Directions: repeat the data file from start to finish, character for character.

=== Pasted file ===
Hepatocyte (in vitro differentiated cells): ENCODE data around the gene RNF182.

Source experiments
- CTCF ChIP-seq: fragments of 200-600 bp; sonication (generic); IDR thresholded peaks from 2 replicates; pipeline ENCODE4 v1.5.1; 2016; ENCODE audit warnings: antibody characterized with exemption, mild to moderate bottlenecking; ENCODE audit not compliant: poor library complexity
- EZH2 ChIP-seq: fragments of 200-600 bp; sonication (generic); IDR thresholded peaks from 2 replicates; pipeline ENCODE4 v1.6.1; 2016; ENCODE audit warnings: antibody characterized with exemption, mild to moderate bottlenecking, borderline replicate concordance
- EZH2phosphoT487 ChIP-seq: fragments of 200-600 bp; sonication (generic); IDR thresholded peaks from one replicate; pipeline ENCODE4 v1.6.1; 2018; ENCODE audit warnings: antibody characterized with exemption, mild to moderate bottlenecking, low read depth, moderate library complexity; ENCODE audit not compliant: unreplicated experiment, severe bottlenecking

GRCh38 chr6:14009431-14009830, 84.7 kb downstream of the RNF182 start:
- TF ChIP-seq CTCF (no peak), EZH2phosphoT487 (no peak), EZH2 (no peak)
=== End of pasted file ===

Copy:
Hepatocyte (in vitro differentiated cells): ENCODE data around the gene RNF182.

Source experiments
- CTCF ChIP-seq: fragments of 200-600 bp; sonication (generic); IDR thresholded peaks from 2 replicates; pipeline ENCODE4 v1.5.1; 2016; ENCODE audit warnings: antibody characterized with exemption, mild to moderate bottlenecking; ENCODE audit not compliant: poor library complexity
- EZH2 ChIP-seq: fragments of 200-600 bp; sonication (generic); IDR thresholded peaks from 2 replicates; pipeline ENCODE4 v1.6.1; 2016; ENCODE audit warnings: antibody characterized with exemption, mild to moderate bottlenecking, borderline replicate concordance
- EZH2phosphoT487 ChIP-seq: fragments of 200-600 bp; sonication (generic); IDR thresholded peaks from one replicate; pipeline ENCODE4 v1.6.1; 2018; ENCODE audit warnings: antibody characterized with exemption, mild to moderate bottlenecking, low read depth, moderate library complexity; ENCODE audit not compliant: unreplicated experiment, severe bottlenecking

GRCh38 chr6:14009431-14009830, 84.7 kb downstream of the RNF182 start:
- TF ChIP-seq CTCF (no peak), EZH2phosphoT487 (no peak), EZH2 (no peak)